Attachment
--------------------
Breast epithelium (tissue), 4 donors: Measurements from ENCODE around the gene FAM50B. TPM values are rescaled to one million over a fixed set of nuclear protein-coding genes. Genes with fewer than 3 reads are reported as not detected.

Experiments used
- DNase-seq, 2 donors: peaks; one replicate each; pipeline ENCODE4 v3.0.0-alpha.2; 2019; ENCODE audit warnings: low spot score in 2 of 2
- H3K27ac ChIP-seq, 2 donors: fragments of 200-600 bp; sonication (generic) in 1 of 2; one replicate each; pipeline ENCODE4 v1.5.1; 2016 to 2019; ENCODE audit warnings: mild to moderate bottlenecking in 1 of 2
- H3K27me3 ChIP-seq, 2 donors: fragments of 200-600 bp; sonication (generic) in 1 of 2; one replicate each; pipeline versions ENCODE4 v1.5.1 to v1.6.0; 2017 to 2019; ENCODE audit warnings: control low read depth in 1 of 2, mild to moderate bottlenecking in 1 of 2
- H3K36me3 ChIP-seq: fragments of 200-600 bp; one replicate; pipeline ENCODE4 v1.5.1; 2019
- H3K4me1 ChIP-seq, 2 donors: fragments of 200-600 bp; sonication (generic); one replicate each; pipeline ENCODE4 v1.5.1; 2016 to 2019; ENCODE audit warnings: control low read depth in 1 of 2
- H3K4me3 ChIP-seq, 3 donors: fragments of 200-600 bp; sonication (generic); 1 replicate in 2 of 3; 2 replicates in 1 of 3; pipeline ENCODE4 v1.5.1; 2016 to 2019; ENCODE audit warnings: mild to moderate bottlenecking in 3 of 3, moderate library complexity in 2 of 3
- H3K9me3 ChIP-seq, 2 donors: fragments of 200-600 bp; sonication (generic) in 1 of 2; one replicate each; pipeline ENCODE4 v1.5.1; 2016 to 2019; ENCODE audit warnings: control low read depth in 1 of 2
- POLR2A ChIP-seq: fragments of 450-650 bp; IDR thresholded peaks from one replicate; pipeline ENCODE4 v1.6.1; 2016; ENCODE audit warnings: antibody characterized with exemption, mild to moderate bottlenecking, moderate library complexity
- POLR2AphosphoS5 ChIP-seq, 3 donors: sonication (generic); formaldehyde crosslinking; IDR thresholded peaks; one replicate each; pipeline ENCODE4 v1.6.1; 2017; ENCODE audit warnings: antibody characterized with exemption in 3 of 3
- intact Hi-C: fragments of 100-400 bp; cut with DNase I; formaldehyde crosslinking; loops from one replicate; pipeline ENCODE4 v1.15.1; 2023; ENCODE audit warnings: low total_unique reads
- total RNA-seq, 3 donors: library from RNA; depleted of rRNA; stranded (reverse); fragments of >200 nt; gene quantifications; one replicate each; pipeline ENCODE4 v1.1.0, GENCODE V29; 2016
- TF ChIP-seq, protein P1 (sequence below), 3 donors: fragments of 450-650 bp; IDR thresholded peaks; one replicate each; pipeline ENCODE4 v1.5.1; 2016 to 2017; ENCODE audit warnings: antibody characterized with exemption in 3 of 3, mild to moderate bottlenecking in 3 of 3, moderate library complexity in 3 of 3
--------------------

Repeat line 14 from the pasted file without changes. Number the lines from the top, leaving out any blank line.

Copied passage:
- TF ChIP-seq, protein P1 (sequence below), 3 donors: fragments of 450-650 bp; IDR thresholded peaks; one replicate each; pipeline ENCODE4 v1.5.1; 2016 to 2017; ENCODE audit warnings: antibody characterized with exemption in 3 of 3, mild to moderate bottlenecking in 3 of 3, moderate library complexity in 3 of 3